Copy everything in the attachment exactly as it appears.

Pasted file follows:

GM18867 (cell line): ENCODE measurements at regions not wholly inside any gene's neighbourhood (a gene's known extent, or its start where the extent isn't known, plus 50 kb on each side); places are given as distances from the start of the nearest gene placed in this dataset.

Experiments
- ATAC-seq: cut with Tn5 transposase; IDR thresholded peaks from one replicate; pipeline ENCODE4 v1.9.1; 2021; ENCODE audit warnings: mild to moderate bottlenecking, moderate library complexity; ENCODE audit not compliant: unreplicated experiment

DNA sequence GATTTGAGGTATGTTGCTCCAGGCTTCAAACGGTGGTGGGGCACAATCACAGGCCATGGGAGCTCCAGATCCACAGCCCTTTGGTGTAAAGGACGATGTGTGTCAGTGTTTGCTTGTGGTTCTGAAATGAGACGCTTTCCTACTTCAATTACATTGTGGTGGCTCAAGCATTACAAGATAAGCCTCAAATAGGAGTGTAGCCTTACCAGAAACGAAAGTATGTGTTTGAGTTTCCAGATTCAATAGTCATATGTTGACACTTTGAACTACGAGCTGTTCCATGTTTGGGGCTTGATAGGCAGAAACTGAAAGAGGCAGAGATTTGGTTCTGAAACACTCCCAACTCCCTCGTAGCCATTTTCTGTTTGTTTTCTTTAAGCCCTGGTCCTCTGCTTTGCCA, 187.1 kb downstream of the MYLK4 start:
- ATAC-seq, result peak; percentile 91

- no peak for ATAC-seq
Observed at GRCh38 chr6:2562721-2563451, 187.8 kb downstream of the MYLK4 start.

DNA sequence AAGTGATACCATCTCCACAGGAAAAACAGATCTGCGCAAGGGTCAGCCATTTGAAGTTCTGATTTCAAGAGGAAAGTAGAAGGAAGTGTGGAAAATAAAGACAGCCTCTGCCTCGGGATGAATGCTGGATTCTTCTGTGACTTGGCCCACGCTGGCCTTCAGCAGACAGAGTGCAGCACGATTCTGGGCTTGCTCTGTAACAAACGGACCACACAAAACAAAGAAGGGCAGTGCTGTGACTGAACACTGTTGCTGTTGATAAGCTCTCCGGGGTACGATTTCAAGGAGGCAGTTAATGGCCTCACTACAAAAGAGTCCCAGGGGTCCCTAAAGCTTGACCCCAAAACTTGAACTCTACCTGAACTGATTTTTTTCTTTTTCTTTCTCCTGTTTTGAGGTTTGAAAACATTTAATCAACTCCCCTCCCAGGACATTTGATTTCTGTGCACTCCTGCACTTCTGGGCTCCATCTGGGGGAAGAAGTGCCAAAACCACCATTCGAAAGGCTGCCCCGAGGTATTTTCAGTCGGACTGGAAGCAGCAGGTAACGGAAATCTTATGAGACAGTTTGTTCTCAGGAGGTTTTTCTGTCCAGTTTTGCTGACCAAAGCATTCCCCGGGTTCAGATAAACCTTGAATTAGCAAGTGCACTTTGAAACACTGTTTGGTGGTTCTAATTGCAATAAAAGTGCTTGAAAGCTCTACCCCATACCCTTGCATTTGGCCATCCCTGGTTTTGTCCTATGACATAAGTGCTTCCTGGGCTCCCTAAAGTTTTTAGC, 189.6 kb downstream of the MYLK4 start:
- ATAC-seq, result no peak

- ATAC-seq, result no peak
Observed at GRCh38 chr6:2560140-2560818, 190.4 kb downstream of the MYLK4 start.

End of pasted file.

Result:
GM18867 (cell line): ENCODE measurements at regions not wholly inside any gene's neighbourhood (a gene's known extent, or its start where the extent isn't known, plus 50 kb on each side); places are given as distances from the start of the nearest gene placed in this dataset.

Experiments
- ATAC-seq: cut with Tn5 transposase; IDR thresholded peaks from one replicate; pipeline ENCODE4 v1.9.1; 2021; ENCODE audit warnings: mild to moderate bottlenecking, moderate library complexity; ENCODE audit not compliant: unreplicated experiment

DNA sequence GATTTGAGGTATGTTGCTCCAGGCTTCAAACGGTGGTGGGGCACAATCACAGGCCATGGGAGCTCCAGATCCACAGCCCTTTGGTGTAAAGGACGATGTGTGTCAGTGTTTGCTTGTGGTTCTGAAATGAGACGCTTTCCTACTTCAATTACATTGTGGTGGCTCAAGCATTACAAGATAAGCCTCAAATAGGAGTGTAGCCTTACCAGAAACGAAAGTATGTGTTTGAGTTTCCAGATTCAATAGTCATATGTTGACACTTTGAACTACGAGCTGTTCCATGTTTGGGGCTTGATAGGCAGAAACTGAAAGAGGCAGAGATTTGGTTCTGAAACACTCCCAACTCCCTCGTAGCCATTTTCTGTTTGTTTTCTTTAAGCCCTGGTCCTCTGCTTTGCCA, 187.1 kb downstream of the MYLK4 start:
- ATAC-seq, result peak; percentile 91

- no peak for ATAC-seq
Observed at GRCh38 chr6:2562721-2563451, 187.8 kb downstream of the MYLK4 start.

DNA sequence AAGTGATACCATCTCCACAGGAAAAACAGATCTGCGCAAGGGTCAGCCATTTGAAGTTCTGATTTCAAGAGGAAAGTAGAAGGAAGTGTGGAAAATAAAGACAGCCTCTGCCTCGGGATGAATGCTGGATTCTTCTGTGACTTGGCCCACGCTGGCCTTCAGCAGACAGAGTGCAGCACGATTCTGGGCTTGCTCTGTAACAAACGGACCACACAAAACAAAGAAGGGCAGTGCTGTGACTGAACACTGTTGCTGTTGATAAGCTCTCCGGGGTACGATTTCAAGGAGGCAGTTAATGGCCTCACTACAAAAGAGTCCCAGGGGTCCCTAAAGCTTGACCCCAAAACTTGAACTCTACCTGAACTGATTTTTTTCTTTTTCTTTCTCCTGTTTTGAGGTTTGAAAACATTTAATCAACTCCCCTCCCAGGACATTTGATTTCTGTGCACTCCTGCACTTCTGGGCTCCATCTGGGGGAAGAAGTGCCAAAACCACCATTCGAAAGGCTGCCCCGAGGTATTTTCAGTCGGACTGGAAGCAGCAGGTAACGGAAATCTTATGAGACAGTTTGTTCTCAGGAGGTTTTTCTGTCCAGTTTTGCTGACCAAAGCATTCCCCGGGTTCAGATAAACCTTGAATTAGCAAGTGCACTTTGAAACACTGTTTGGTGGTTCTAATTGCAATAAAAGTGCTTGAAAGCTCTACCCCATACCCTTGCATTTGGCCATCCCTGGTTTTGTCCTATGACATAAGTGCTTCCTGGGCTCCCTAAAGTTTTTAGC, 189.6 kb downstream of the MYLK4 start:
- ATAC-seq, result no peak

- ATAC-seq, result no peak
Observed at GRCh38 chr6:2560140-2560818, 190.4 kb downstream of the MYLK4 start.